ABP’s sudden decision to part ways with fossil fuel producers had suggested the Dutch civil service scheme has quickly lost faith in its ability to steer these firms towards a carbon-neutral future.
While ABP is losing its seat at the table, its exit could prove a wake-up call for other shareholders and fossil fuel firms alike.
As recently as last May, ABP proudly published a press release on its website saying “constructive talks” with Shell about reducing carbon emissions had yielded “results”.
But five months later, the fund announced it would sell its €600m stake in Shell as well as its stock and bond allocations to all other oil and gas majors.
ABP’s U-turn on engagement with the fossil fuels sector has surprised many, not least those that had been campaigning for ABP’s divestment from the industry.
“We expected some kind of announcement in the run-up to COP26, but not this,” said Liset Meddens, director of Fossil Free Netherlands. Fossil Free was preparing to take ABP to court over its fossil fuel investments but has now suspended the case.
Mark van Baal of Follow This, a campaign group that calls on fossil fuel firms to improve their climate policies through shareholder resolutions, called ABP’s divestment decision “abrupt and inexplainable”, but he was not disappointed. “We are not sorry ABP is selling its shares, as they have never supported any of our resolutions.”
Fellow investors also find ABP’s sudden move from cautious engagement to divestment surprising, but believe it fits into a wider trend. “I would say that this reflects a move by many clients in that direction,” said Eric Christian Pedersen, head of responsible investments at Nordea Asset Management.
According to Raj Thamotheram, former head of ESG at the UK’s Universities Superannuation Scheme and currently an independent consultant and market commentator, ABP’s divestment decision illustrates that half-hearted “tea and biscuits engagement” is bound to fail.
He said: “Hopefully this will be a wake-up call to this fund and all its peers to dramatically raise their game. Either be genuine forceful stewards or divest fully and quickly with a public announcement.”
Whether ABP’s divestment decision will be more effective than tea and biscuits engagement remains to be seen. Lars Erik Mangset, chief advisor climate change at the Norwegian pension investor KLP, supports the move, though he added that KLP had no plans of its own to divest completely from fossil fuels, noting that KLP already has completely divested from coal and tar-sand activities.
He said: “We welcome this move, recognising that at the moment, it is really not clear what are the best measures to impact the real economy to transition to the level needed. We see clear merits in this strategy as well.”
He explained however that “one might get the impression that KLP categorically oppose divestments, that’s not the case. In fact, we probably have the widest set of exclusion criteria in Norway. But we stand by our comment, that we remain invested in oil and gas since we want to see if we can contribute in pushing the companies to transition. If not successful, then over time, divestment might become relevant.”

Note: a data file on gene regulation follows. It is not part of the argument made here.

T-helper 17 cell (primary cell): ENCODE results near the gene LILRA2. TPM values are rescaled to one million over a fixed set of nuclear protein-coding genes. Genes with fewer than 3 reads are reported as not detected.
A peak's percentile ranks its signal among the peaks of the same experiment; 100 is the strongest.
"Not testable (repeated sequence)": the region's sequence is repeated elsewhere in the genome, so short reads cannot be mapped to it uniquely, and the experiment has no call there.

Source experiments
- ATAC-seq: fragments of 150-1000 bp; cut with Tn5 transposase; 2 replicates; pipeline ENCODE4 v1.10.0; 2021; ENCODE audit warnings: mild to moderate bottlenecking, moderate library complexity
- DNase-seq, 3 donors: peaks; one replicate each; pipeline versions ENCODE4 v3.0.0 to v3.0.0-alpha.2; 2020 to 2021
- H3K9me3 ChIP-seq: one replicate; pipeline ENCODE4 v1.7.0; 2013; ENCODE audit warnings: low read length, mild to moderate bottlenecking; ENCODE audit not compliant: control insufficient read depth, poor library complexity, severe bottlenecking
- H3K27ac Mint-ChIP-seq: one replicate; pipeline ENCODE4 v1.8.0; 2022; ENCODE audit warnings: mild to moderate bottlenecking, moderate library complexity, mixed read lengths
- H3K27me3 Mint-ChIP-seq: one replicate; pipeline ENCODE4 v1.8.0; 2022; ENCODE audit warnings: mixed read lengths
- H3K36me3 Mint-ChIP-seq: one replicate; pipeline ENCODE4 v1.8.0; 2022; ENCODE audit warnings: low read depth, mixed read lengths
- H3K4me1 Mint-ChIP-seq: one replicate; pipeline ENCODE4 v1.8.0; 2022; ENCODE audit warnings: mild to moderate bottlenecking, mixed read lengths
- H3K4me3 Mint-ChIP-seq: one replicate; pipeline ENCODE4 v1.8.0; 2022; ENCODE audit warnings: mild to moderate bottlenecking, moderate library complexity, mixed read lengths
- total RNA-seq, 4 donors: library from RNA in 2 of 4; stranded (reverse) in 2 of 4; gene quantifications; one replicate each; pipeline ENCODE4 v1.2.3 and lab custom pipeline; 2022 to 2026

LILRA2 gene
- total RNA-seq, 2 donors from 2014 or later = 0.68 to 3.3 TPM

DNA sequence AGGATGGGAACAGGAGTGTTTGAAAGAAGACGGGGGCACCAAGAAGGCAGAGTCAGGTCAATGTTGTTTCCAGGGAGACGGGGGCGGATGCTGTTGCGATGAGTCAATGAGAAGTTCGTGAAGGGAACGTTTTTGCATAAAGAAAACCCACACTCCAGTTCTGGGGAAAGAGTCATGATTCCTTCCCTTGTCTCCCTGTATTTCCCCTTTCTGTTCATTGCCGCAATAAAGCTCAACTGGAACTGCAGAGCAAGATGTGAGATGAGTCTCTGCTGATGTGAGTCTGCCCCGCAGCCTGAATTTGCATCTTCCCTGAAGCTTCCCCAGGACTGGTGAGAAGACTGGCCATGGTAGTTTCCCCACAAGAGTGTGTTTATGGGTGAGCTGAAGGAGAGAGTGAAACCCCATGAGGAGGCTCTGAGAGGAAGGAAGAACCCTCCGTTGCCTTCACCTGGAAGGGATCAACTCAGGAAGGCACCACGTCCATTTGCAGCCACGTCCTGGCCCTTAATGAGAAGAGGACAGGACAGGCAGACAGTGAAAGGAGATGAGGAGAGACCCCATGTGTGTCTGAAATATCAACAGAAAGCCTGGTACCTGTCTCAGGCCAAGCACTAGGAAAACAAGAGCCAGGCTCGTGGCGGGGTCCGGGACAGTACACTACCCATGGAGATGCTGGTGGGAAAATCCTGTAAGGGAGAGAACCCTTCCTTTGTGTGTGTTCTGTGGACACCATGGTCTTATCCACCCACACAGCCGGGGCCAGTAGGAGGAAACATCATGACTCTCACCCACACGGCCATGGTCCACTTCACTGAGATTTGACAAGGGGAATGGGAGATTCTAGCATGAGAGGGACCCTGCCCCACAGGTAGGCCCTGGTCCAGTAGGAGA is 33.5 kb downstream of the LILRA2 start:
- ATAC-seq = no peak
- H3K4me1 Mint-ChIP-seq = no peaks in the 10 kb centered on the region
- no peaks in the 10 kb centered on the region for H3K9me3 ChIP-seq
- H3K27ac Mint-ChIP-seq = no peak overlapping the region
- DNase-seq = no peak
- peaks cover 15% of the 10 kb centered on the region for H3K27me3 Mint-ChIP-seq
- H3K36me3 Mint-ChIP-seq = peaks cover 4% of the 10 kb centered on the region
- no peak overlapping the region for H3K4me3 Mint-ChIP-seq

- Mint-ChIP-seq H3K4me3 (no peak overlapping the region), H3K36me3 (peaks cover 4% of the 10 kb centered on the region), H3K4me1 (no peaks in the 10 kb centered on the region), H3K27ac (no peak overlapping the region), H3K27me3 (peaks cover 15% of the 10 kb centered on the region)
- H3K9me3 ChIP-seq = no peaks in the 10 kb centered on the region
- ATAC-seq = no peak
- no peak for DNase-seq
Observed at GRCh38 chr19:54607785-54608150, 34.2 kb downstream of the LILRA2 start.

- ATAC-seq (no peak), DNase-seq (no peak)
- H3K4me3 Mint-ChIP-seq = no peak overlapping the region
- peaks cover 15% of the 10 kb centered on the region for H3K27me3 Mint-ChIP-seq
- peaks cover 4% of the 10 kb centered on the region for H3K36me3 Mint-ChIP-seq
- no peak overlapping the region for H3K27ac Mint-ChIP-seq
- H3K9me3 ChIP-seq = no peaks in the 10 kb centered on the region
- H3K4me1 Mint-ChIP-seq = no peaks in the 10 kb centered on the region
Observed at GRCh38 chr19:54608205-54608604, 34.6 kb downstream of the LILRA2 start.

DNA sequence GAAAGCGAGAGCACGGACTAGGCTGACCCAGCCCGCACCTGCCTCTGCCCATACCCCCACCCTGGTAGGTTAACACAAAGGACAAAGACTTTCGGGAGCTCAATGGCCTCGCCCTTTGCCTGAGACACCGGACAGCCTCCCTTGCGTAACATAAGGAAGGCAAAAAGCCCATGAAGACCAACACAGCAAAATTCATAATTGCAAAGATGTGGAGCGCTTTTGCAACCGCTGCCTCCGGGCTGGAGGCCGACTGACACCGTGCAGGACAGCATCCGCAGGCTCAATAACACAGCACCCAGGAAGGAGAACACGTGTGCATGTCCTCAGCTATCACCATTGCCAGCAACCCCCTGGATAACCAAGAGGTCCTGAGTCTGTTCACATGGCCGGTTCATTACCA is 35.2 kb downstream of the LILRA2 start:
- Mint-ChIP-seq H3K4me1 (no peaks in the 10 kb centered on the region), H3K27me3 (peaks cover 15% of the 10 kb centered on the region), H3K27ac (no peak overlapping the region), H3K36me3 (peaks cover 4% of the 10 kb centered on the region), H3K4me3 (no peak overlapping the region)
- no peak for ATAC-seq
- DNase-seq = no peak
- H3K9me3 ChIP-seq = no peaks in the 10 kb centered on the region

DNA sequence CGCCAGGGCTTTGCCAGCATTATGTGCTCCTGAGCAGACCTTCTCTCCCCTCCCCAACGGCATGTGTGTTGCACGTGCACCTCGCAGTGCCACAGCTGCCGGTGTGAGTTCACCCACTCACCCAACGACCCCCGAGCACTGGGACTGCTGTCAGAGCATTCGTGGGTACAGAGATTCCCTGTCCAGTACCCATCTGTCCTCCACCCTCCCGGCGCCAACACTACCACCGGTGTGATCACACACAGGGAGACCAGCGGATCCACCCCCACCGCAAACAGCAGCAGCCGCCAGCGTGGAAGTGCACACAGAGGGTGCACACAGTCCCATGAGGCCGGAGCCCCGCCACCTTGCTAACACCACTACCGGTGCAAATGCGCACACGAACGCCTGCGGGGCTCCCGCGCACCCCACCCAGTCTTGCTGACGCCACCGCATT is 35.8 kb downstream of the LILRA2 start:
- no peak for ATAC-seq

“Hopefully this will be a wake-up call to this fund and all its peers to dramatically raise their game”
Raj Thamotheram, former head of ESG at the UK’s Universities Superannuation Scheme
While the UN Environment Programme Finance Initiative noted in a recent paper that divestment “removes investors’ ability to exert influence”, Nordea AM’s Pedersen noted that a divestment decision, especially when it comes from an investor as large as €528bn ABP, “sends a clear message to companies that change is needed”.
Though theoretically investors that strive for change see their numbers wither if some decide to divest, it could embolden them too. Speaking during an IPE pre-COP26 workshop on Thursday, Pedersen said the asset manager had its own experience of the immediate impact of divestment from when it sold out of a Brazilian meat packaging company after the engagement was unsatisfactory for a long time.
“What happened right after that was that they brought some concessions to the table for those investors who were still invested,” he said, “so I think there’s a certain view that you can have, which I think I share personally, that if some leave these companies it will be easier for others to engage”.
He added: “Of course where that is different a little bit is maybe in the voting, and we saw the Exxon case (proposal 6 at this spring’s Exxon AGM for a “Report on Scenario Analysis” which failed only by about 1%) where the votes were very close. There you could have wished for a few more progressive investors in Exxon that could have tilted the balance. So to me, the jury is still out on what is the best approach.”
ABP has announced it will now focus its engagement efforts on companies that are heavy users of fossil fuels, such airlines and car manufacturers.
According to KLP’s Mangset, ABP is “very right in taking the demand-side focus approach because it’s likely a much more efficient and effective way to transition in the economy”.
The big question now is what ABP has learnt from its unsuccessful engagement journey with fossil fuel firms, and how it will apply these lessons in the future.